My day started out as a cleanup day. I meant to clean up the kitchen, run over and help a friend and neighbor for an hour or two to pack and move. As I started cleaning up, every bag or drawer, or table seemed to contain some sort of change. I started thinking about something I hadn’t finished writing about. All the change that I found after my daughter passed. It was unreal. Mikenna had over 50 bags. I am not exaggerating. She had bags for staying the night at girlfriends, bags for studying, bags of books, a purse or bag in every color. In the days after she passed everything was a blur. I was still looking for a sense of understanding. At that point, I was hoping I would find something that would explain what happened. In every bag, remember that’s 50, in her car, in her room, in all her jackets, I found coins. I found change everywhere, to the point I was laughing about it hysterically.
In the last 14 months, I seem to still find change, all the time, especially when I am having a difficult day. I have started picking up the coins when I find them and looking at the dates and states. I smile when I find coins in random parking lots or places I am visiting. I’ve kept this to myself until recently, not wanting my family to think I’ve totally gone nutters. The other day I was just overwhelmed with all I had going on, I went to grab my stuff for my swim class, and as I grabbed the bag, it turned upside down spilling quarters, nickles and pennies. I calmed down and I smiled, remembering when I found all the change, in all of her stuff. All right Already! “Stop sending me change,” I had said at one point out loud. I am not sure if I had been talking to her, but I had said it anyway.
Stopping by my daughter’s grandparent’s house the other day, we talked a little about the non-profit, the Hike for Hope I am trying to run, and how I have seen and read that people who have lost children, statistically stay together and move forward more often, they have found some purpose, some mission with the loss of their child. It’s some way to continue their legacy.
I have been told to put my daughter’s stuff away, to not look at it, and that doing non-profit stuff in her name just keeps it all in my face and inhibits healing. This is just not true. Maybe it makes some people uncomfortable is my thought. (And right now that is their problem, not mine.) If death makes you uncomfortable, how do you think it makes the person wallowing in it every day feel? Try just sitting with that person, you don’t have to say or do anything. The truth is, that those of us going through grief, want to still be able to say their loved one’s name out loud and that not speaking about an issue doesn’t make it go away. In fact, I am pretty sure that is how different Stigmas develop. If we don’t talk about issues then no one knows they exist, or how serious they are. Such as suicide. I used to believe if I didn’t worry about it, it wouldn’t happen to our family.
I was talking about all of this with my in-laws and my father-in-law pulls out his collection of coins he’s been collecting in random places since the loss of my daughter. He had no idea I was doing that also. It gave my heart a little squeeze. He showed me one with her birth year and one with a bird. I had one with a family tree I had just found. It was nice to know I wasn’t the only one looking for coins all around everywhere I went.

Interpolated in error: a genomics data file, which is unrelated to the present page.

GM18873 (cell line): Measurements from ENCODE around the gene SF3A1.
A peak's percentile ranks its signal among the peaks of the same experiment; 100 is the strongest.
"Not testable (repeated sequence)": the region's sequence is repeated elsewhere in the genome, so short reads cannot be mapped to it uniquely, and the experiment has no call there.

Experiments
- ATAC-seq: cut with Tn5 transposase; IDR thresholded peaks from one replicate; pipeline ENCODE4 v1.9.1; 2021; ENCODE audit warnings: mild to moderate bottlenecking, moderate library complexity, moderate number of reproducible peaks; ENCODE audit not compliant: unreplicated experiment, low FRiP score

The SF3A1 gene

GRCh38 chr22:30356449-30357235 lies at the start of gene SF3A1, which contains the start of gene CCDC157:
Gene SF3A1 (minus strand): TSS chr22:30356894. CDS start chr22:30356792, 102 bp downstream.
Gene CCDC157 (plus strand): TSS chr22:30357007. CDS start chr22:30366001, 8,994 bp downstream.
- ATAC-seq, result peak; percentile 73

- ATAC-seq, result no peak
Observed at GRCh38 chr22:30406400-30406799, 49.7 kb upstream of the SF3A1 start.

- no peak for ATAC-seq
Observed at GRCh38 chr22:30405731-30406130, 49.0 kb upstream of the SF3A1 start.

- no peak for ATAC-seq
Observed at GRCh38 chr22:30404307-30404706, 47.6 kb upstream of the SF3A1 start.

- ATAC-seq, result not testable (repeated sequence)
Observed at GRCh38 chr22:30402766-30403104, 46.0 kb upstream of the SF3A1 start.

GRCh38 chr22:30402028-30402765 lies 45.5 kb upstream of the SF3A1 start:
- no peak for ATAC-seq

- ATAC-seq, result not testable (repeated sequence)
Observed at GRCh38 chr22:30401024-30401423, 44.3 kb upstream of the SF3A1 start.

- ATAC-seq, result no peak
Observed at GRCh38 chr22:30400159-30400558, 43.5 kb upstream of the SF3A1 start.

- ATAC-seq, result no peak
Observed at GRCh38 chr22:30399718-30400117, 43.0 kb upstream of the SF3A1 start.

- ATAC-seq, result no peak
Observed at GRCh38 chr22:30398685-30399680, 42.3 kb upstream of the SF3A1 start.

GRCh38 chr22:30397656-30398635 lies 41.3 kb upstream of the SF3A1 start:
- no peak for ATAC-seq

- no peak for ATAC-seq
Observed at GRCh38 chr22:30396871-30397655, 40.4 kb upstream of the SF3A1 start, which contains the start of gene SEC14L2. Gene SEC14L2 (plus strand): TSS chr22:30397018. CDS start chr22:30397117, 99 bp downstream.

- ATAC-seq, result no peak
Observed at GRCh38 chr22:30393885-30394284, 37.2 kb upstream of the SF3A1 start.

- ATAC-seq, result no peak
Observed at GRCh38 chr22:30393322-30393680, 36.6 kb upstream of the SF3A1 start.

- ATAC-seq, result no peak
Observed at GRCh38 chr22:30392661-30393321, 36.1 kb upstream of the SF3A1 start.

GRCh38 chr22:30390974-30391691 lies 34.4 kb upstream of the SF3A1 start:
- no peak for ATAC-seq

I have been thinking about “Change” a lot. It keeps bringing to mind a conversation about depression I had about nature verse nurture. Could I change the pattern of depression in my life or someone else’s life? “Be the Change”, I had heard in my mind. I had heard these words in my mind and in my heart a few months ago. I tried to ignore the words at first, but then decided I would write them down in this online journal, instead of continuing to ignore them. Even after I started to write, I left the journal entry as a draft for weeks as I contemplated the words and meaning.
Be the change. Be the change. Be the change. I had made the leap of faith to start a nonprofit for mental health with my closest friends and family, (MVP, the Mikenna Vanek Project) and it is somewhat of an unknown. I have no idea what direction it will go or what it will become, but I know I need to have faith and do it. Could we help to “Be the Change?” I come from a long line of people who struggled with mental health issues. Could I make a difference? Can you make a difference to someone’s genetics? Maybe you can at least influence their path in some small way. In a world with billions of people, if even one life is changed or saved, isn’t it worth it?
(As I write this I have to stop to answer the door. The older neighbor down the street has rung the doorbell twice. At 9am on a Saturday morning and I am alone. The second time he comes back I decide to answer. He is holding my daughter’s wallet. She had dropped it at the park. I find this ironic as I am writing about being the change, as our neighbor brings a wallet, completely untouched, to my front door.)
As I sit here blogging I wonder if anyone reads these blog posts, if they help anyone that is also struggling with loss or trying to understand someone going through a loss? I know that I need to keep writing in the hope that it does. I know that I have to try. I have to try one moment at a time in my own life, and one baby step at a time with my own grief, with my own family, with the non-profit MVP and now the hike I am somewhat blindly leading for suicide prevention in Portland. I hope to “be the change” that my daughters would want me to be and that I am teaching them to also be. To not just accept how things are, but to step out and step up, even if you have to do it all on your own.
To support the suicide prevention hike: